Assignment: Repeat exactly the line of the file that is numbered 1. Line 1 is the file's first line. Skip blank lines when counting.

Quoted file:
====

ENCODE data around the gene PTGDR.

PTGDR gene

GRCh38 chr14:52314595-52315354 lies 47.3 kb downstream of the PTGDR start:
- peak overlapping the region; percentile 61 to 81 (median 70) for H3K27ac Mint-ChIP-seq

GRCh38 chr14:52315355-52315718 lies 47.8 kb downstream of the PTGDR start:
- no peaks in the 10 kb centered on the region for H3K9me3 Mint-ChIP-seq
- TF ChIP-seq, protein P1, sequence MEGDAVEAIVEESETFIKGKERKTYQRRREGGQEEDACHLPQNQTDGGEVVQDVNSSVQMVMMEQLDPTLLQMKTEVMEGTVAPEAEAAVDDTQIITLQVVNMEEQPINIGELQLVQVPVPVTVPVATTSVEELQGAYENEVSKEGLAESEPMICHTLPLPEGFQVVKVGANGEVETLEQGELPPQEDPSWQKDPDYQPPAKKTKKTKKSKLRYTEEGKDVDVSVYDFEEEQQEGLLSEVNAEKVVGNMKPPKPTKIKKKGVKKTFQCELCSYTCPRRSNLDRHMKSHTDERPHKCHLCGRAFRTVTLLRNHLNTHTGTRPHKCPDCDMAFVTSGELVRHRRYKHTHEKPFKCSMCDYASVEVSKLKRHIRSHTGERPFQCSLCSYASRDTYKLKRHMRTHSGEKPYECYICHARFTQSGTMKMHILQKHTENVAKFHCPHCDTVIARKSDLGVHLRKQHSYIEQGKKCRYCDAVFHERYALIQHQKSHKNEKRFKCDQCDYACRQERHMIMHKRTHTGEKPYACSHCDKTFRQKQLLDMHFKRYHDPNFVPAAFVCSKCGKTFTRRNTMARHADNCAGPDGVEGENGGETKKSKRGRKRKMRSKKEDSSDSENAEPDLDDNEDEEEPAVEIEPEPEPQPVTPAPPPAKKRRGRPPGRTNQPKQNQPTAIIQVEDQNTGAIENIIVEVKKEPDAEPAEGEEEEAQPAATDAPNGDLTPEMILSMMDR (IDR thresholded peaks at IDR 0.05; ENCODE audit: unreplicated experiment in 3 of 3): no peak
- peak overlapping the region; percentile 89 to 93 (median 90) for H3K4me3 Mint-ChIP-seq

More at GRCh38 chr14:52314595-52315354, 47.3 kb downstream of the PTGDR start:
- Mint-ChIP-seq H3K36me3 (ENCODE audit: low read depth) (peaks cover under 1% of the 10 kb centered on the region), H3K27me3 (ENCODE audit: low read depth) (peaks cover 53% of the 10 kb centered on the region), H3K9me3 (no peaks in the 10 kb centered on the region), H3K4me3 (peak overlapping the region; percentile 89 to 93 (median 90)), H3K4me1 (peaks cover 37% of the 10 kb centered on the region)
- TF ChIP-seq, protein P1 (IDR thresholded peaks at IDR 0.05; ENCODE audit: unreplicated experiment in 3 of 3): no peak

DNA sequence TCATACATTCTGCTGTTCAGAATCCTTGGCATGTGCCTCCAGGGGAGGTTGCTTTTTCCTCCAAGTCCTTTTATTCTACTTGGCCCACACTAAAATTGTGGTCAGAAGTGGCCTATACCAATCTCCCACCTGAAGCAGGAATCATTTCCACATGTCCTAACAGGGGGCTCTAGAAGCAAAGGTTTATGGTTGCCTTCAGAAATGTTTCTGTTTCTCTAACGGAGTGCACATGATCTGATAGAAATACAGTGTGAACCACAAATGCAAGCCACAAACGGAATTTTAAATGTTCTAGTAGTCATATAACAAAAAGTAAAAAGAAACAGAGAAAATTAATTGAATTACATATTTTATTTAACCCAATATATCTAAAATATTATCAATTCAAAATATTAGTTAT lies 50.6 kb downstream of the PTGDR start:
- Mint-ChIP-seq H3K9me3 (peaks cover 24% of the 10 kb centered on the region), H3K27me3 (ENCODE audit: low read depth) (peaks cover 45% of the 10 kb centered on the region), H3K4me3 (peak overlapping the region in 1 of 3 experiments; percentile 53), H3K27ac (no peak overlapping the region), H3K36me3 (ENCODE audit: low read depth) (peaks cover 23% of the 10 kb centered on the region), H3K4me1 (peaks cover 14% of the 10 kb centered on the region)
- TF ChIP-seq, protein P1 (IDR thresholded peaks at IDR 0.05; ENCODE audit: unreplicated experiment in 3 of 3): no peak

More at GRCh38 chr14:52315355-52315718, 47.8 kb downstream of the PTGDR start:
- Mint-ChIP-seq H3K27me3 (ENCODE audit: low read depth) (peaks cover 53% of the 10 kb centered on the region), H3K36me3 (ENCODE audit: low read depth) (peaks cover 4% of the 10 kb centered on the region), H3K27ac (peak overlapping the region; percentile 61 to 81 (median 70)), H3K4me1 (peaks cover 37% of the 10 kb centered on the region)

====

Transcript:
ENCODE data around the gene PTGDR.